The Tar Heels return five of their top six receivers from last season, with Mack Hollins (24.8 ypc) and Ryan Switzer (55 catches) the headliners for coach Larry Fedora. Quinshad Davis (55 catches) is the biggest departure, but Bug Howard (29 receptions), Jordan Fieulleteau and Austin Proehl should be capable targets. Additionally, Vanderbilt transfer Jordan Cunningham joins the mix at receiver, and sophomore tight end Brandon Fritts could have a breakout season after catching 16 passes for 203 yards and four scores as a freshman last fall.
Louisville returns all 16 players that caught a pass last season, including big-play threat Jamari Staples and fellow All-ACC candidate James Quick. Despite missing three games, Staples led the team with 638 receiving yards and averaged 17.2 yards per catch. He’s due for an even better 2016 campaign. Quick paced the Louisville offense with 39 catches last season and will be joined by converted quarterback Reggie Bonnafon in the starting lineup. Jaylen Smith, Ja’Quay Savage, Traveon Samuel and Devante Peete round out the key contributors at receiver. Tight end Cole Hikutini should push for All-ACC honors.
12. Washington State
Mike Leach’s high-powered passing offense is hitting on all cylinders at Washington State. Quarterback Luke Falk helped to engineer an attack that led the nation in most passing yards per game (389.5) in 2015, and the junior is surrounded by a deep and athletic group of receivers. Senior Gabe Marks is the go-to target and an Athlon Sports All-America pick for 2016 after leading the Cougars with 104 receptions last season. Marks is surrounded by two proven and steady seniors in River Cracraft and Robert Lewis, with sophomore Tavares Martin a name to watch in 2016. Freshman Isaiah Johnson enrolled in time to compete in spring ball and should make an immediate impact this year.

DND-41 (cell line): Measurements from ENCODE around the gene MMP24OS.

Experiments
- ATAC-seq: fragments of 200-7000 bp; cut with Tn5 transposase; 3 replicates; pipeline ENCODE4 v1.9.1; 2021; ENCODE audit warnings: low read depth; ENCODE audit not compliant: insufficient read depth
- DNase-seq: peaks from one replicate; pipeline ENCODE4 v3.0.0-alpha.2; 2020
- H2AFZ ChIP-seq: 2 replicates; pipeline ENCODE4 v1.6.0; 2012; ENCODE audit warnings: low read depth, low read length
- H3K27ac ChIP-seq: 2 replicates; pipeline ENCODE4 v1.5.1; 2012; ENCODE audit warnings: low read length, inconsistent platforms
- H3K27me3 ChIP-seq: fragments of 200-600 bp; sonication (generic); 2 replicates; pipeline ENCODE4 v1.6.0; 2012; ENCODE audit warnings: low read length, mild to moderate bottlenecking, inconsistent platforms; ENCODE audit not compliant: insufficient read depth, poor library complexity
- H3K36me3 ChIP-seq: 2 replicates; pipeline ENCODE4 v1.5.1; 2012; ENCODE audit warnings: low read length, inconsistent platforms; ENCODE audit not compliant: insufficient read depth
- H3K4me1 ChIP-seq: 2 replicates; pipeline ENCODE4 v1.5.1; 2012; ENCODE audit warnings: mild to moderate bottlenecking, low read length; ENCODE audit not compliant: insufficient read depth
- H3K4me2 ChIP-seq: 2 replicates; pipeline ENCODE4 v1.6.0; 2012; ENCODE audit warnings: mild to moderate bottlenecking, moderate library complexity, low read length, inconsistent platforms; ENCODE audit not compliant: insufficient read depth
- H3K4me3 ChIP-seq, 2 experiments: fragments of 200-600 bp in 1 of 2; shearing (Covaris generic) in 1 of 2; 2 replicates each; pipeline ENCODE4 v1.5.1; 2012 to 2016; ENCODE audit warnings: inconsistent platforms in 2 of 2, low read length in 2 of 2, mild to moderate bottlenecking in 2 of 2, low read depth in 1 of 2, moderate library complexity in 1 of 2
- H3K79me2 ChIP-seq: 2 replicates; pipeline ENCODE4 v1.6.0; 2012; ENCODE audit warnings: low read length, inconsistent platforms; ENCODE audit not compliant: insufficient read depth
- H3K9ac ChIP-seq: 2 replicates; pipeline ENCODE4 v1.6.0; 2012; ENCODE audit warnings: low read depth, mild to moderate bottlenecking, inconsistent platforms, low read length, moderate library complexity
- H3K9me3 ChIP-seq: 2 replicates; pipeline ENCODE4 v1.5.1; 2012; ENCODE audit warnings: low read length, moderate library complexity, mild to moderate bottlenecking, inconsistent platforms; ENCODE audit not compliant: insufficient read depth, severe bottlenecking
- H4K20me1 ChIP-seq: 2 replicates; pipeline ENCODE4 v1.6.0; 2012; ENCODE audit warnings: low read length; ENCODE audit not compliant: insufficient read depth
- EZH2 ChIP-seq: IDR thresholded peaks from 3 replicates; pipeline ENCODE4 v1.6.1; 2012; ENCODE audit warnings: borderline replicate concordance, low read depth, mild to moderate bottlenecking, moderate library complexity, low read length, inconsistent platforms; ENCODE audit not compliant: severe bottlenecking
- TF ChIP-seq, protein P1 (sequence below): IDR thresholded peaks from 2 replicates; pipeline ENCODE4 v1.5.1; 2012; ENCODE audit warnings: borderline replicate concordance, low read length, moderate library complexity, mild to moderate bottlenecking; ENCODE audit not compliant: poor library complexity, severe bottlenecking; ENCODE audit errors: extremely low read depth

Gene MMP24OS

Podcast: Official 2016 Big Ten Preview
Could Nebraska be the Big Ten’s top passing offense in 2016? With the return of senior quarterback Tommy Armstrong and a bevy of talented receivers, it’s not out of the question for second-year coach Mike Riley. Jordan Westerkamp is a first-team All-Big Ten selection by Athlon Sports for 2016 after leading the team with 65 catches for 918 yards and seven scores last fall. Fellow seniors Brandon Reilly (18.9 ypc) and Alonzo Moore (six TD catches) are expected to round out the starting trio, with promising sophomore Stanley Morgan also in the mix for time. This unit will only get deeper if De’Mornay Pierson-El makes a full recovery from a season-ending knee injury last fall. Tight end Cethan Carter is one of the best in the Big Ten and returns after catching 24 passes for 329 yards last year.
Losing a standout receiver like Corey Coleman would be a lot for most teams to overcome in one offseason. However, Baylor recruits and develops this position as well as any team in the nation. KD Cannon caught 50 passes for 868 yards and six scores last year and is slated to replace Coleman as the team’s No. 1 receiver. Chris Platt, Ishmael Zamora and Lynx Hawthorne provide additional support for quarterback Seth Russell.
15. Oklahoma State
Oklahoma State is expecting more out of its ground game this season, but coach Mike Gundy’s offense is still going to lean heavily on the big-play combination of quarterback Mason Rudolph and receiver James Washington. Washington averaged a whopping 20.5 yards per reception last year and scored 10 times on 53 receptions. The junior is an Athlon Sports All-American for 2016. The outlook after Washington is a bit unsettled. Marcell Ateman could be out until midseason with a foot injury, leaving sophomore Jalen McCleskey, senior Jhajuan Seales and freshman Dillon Stoner as the next options for Rudolph.
Podcast: Official 2016 Big 12 Preview
17. Penn State
19. West Virginia
20. Texas Tech
23. Virginia Tech
24. Ohio State
26. Mississippi State
28. East Carolina
30. Notre Dame
35. Boise State
36. Louisiana Tech
37. Arizona State
40. Oregon State